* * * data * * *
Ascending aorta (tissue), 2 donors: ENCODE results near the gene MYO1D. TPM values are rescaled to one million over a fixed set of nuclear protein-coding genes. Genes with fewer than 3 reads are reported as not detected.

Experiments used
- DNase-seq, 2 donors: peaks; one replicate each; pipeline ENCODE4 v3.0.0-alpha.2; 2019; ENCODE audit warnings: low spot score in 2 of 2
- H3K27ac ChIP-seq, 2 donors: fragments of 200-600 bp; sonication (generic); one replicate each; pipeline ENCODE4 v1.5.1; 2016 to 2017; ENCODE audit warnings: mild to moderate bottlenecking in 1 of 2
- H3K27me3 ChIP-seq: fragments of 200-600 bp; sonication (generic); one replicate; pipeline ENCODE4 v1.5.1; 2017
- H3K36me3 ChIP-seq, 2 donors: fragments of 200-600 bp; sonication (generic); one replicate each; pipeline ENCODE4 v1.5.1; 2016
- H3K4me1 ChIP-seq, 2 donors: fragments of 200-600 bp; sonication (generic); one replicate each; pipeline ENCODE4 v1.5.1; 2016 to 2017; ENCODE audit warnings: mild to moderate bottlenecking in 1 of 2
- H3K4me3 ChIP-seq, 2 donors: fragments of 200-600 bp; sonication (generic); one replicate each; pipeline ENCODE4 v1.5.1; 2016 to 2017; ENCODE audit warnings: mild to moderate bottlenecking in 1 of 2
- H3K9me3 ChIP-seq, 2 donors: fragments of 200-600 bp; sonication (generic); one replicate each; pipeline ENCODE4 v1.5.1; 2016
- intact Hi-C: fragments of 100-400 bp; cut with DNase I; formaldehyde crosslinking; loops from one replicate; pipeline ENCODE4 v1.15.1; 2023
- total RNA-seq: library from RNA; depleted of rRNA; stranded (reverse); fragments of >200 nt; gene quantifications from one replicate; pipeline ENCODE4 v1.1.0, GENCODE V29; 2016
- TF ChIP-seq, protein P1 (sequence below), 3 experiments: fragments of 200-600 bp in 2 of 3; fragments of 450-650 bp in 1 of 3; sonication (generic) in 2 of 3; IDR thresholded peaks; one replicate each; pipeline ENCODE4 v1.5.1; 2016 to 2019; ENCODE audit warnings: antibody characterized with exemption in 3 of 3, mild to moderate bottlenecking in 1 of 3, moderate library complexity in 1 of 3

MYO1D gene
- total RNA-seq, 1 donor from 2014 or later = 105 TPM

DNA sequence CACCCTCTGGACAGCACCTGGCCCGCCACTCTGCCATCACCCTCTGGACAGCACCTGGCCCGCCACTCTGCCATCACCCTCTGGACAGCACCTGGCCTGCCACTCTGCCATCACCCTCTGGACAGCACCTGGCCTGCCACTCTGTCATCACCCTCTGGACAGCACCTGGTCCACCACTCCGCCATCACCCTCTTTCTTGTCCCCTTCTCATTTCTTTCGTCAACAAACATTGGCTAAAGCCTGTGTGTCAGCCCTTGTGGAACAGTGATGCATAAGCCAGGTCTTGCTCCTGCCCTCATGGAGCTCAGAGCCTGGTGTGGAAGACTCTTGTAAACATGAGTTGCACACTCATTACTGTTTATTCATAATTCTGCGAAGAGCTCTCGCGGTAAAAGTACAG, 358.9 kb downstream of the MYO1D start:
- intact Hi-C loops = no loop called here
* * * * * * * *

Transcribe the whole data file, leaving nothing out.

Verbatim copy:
Ascending aorta (tissue), 2 donors: ENCODE results near the gene MYO1D. TPM values are rescaled to one million over a fixed set of nuclear protein-coding genes. Genes with fewer than 3 reads are reported as not detected.

Experiments used
- DNase-seq, 2 donors: peaks; one replicate each; pipeline ENCODE4 v3.0.0-alpha.2; 2019; ENCODE audit warnings: low spot score in 2 of 2
- H3K27ac ChIP-seq, 2 donors: fragments of 200-600 bp; sonication (generic); one replicate each; pipeline ENCODE4 v1.5.1; 2016 to 2017; ENCODE audit warnings: mild to moderate bottlenecking in 1 of 2
- H3K27me3 ChIP-seq: fragments of 200-600 bp; sonication (generic); one replicate; pipeline ENCODE4 v1.5.1; 2017
- H3K36me3 ChIP-seq, 2 donors: fragments of 200-600 bp; sonication (generic); one replicate each; pipeline ENCODE4 v1.5.1; 2016
- H3K4me1 ChIP-seq, 2 donors: fragments of 200-600 bp; sonication (generic); one replicate each; pipeline ENCODE4 v1.5.1; 2016 to 2017; ENCODE audit warnings: mild to moderate bottlenecking in 1 of 2
- H3K4me3 ChIP-seq, 2 donors: fragments of 200-600 bp; sonication (generic); one replicate each; pipeline ENCODE4 v1.5.1; 2016 to 2017; ENCODE audit warnings: mild to moderate bottlenecking in 1 of 2
- H3K9me3 ChIP-seq, 2 donors: fragments of 200-600 bp; sonication (generic); one replicate each; pipeline ENCODE4 v1.5.1; 2016
- intact Hi-C: fragments of 100-400 bp; cut with DNase I; formaldehyde crosslinking; loops from one replicate; pipeline ENCODE4 v1.15.1; 2023
- total RNA-seq: library from RNA; depleted of rRNA; stranded (reverse); fragments of >200 nt; gene quantifications from one replicate; pipeline ENCODE4 v1.1.0, GENCODE V29; 2016
- TF ChIP-seq, protein P1 (sequence below), 3 experiments: fragments of 200-600 bp in 2 of 3; fragments of 450-650 bp in 1 of 3; sonication (generic) in 2 of 3; IDR thresholded peaks; one replicate each; pipeline ENCODE4 v1.5.1; 2016 to 2019; ENCODE audit warnings: antibody characterized with exemption in 3 of 3, mild to moderate bottlenecking in 1 of 3, moderate library complexity in 1 of 3

MYO1D gene
- total RNA-seq, 1 donor from 2014 or later = 105 TPM

DNA sequence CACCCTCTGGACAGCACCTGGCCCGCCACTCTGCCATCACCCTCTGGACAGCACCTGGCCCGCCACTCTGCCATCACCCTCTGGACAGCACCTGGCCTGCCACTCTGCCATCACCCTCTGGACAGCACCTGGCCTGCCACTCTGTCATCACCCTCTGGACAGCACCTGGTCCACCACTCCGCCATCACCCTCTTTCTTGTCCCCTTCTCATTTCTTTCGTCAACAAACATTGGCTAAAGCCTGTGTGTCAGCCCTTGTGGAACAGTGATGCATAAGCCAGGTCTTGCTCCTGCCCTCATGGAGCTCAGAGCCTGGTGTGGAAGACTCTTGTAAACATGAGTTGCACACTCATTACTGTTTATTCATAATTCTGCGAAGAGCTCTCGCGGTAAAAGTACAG, 358.9 kb downstream of the MYO1D start:
- intact Hi-C loops = no loop called here